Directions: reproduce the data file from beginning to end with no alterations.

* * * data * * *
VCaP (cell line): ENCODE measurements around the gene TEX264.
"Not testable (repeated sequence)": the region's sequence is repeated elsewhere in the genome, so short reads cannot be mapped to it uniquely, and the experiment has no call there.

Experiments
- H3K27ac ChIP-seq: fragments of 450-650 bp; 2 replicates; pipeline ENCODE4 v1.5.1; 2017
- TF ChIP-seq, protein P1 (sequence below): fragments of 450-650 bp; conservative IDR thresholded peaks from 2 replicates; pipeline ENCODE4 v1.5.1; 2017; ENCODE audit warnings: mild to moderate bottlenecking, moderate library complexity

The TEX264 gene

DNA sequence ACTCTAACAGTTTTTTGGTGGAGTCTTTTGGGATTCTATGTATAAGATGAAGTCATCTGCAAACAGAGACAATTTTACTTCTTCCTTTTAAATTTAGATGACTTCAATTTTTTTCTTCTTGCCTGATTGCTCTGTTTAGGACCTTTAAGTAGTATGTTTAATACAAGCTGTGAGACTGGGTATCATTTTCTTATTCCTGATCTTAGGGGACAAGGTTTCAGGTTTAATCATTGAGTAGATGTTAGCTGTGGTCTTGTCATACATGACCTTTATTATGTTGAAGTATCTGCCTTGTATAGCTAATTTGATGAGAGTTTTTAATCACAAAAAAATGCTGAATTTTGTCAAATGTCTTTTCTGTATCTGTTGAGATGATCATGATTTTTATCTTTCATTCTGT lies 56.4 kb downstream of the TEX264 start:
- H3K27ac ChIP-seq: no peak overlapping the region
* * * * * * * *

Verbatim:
VCaP (cell line): ENCODE measurements around the gene TEX264.
"Not testable (repeated sequence)": the region's sequence is repeated elsewhere in the genome, so short reads cannot be mapped to it uniquely, and the experiment has no call there.

Experiments
- H3K27ac ChIP-seq: fragments of 450-650 bp; 2 replicates; pipeline ENCODE4 v1.5.1; 2017
- TF ChIP-seq, protein P1 (sequence below): fragments of 450-650 bp; conservative IDR thresholded peaks from 2 replicates; pipeline ENCODE4 v1.5.1; 2017; ENCODE audit warnings: mild to moderate bottlenecking, moderate library complexity

The TEX264 gene

DNA sequence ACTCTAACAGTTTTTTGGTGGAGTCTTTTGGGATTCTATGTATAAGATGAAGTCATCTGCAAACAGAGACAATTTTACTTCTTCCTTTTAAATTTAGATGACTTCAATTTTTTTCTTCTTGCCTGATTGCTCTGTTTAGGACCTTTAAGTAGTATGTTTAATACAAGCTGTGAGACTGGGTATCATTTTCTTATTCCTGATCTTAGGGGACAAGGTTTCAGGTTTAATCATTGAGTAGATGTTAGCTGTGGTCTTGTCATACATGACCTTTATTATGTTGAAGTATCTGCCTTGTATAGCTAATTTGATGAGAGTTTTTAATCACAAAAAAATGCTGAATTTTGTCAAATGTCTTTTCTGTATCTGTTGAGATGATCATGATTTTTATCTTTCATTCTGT lies 56.4 kb downstream of the TEX264 start:
- H3K27ac ChIP-seq: no peak overlapping the region